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Mortgages – don’t touch what you can’t afford

Mortgages – don’t touch what you can’t afford

Category: Mortgages

Updated: 02/02/2011
First Published: 02/02/2011

This article was correct at the time of publication. It is now over 6 months old so the content may be out of date.

The number of mortgages available from lenders has more than doubled in the last two years, but other factors continue to block buyer's routes to the housing market.

Research conducted by Moneyfacts shows that the number of residential mortgages fell to an all-time low two years ago, as the number of products dropped to just 1,097.

Today, the choice of mortgages has comfortably more than doubled to 2,447, with borrowers holding a 20% deposit seeing the number of deals increase by threefold over the period.

The range of mortgages priced at 80% loan-to-value has jumped from 97 to 390.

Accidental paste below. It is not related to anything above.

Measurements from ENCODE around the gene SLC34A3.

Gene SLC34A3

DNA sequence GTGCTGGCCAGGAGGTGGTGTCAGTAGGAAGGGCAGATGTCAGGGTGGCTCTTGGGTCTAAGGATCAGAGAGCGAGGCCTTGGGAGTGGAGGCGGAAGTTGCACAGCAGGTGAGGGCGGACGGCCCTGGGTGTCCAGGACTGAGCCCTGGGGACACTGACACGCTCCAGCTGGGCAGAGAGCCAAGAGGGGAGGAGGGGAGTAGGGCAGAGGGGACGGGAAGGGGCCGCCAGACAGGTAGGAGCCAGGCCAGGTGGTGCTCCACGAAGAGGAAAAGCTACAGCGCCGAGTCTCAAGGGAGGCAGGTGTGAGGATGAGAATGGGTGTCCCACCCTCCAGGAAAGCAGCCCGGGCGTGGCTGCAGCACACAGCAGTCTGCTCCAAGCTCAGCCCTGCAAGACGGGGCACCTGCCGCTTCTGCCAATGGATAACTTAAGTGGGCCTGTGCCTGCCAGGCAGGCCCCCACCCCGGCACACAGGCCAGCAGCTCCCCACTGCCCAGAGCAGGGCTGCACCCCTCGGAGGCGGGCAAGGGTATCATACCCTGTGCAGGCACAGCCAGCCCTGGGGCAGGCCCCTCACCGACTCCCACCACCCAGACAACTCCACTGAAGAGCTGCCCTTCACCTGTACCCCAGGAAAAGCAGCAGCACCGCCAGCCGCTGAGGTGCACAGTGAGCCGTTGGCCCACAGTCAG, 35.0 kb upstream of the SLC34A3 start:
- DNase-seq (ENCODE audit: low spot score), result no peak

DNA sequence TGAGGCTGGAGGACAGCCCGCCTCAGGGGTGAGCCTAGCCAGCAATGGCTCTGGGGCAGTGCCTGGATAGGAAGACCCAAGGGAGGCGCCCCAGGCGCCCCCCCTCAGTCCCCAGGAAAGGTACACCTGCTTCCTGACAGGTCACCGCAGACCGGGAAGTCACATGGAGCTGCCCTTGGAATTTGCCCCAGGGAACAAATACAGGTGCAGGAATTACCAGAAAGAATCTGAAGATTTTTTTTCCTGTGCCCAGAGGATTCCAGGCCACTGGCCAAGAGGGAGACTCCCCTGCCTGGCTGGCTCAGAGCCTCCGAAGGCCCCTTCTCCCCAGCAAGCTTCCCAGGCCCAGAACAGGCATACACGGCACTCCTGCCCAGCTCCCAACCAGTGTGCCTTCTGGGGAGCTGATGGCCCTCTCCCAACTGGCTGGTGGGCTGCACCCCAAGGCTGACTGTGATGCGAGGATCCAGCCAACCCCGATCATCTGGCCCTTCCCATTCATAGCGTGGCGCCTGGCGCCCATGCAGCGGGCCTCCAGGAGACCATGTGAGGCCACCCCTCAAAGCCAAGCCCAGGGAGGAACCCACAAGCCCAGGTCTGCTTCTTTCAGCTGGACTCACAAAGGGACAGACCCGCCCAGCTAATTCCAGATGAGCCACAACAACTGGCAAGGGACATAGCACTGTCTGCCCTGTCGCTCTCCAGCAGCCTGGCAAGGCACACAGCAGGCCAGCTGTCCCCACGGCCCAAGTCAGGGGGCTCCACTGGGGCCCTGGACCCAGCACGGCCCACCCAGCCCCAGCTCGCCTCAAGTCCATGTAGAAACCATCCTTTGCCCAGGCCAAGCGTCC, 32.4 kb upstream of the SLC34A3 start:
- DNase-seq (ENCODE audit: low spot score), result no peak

The tier with the largest number of products is 75% LTV, however – a result of lenders making their best deals available at this price.

Two years ago, the number of residential mortgages available to a buyer with a 25% deposit was 422; today, that number is 851.

The expansion has seen choice in the 60% LTV tier fall from 261 to 187.

Despite the rise in mortgage numbers, access to them remains restricted for many.

Latest figures from the Bank of England show that the number of mortgage approvals has fallen recently, while the cost of fixed rate mortgaged continues to rise.

An increase in rates could have been driven by mounting pressure on the Bank of England to increase interest rates.

Household budgets have also been stretched by rising inflation, an increase in VAT and pay freezes.

"Although lenders' windows may be full of best buy deals, it doesn't mean they want to lend. Borrower affordability remains the key factor in lending decisions and lenders remain strict over which borrowers they will accept," said Michelle Slade, spokesperson for

"Borrowers who have benefitted from record low interest rates for the last two years may be in for a shock when it comes to finding a new deal.

"Rising rates and the implementation of the Mortgage Market Review are likely to restrict affordability calculations further, meaning some borrowers will struggle to borrow as much as they need despite the increased number of mortgage products available."

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